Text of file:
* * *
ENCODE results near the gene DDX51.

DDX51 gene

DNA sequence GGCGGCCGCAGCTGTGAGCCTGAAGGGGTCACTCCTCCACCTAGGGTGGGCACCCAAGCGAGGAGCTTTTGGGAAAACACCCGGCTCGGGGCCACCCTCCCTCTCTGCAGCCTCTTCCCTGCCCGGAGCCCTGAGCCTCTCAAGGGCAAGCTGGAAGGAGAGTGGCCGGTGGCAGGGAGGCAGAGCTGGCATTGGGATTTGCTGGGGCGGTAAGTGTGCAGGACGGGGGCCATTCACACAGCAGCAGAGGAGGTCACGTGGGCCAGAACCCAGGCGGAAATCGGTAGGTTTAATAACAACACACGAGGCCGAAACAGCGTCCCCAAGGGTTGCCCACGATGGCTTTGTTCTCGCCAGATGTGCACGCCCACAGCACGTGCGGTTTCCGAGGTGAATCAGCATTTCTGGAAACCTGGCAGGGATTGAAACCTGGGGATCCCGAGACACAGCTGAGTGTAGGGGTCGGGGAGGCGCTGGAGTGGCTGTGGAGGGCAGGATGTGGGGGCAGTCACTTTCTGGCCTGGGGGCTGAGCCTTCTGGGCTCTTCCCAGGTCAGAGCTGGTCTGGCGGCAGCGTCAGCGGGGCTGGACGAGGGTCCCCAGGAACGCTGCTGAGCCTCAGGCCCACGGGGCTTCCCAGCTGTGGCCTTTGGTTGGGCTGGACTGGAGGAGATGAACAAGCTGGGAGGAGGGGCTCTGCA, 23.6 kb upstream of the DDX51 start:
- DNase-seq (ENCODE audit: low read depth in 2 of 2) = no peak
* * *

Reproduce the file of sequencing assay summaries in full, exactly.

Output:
ENCODE results near the gene DDX51.

DDX51 gene

DNA sequence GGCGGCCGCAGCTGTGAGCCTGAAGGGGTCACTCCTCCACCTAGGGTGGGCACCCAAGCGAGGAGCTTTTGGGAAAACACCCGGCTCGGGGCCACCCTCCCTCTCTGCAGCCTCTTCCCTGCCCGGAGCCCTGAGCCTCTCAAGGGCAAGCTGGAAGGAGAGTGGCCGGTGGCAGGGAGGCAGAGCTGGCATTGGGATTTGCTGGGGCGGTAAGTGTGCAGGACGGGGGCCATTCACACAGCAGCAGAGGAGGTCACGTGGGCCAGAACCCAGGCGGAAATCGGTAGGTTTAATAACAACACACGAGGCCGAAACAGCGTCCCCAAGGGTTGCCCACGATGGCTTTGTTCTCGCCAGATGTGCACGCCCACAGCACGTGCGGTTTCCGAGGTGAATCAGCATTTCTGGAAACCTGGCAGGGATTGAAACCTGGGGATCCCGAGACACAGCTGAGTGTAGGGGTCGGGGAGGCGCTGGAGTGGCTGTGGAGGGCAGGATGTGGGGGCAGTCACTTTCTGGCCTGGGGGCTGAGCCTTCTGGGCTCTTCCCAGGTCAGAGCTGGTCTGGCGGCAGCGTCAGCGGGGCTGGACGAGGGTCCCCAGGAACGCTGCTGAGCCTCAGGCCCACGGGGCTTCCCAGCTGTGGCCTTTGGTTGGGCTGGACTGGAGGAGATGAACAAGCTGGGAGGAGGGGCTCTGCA, 23.6 kb upstream of the DDX51 start:
- DNase-seq (ENCODE audit: low read depth in 2 of 2) = no peak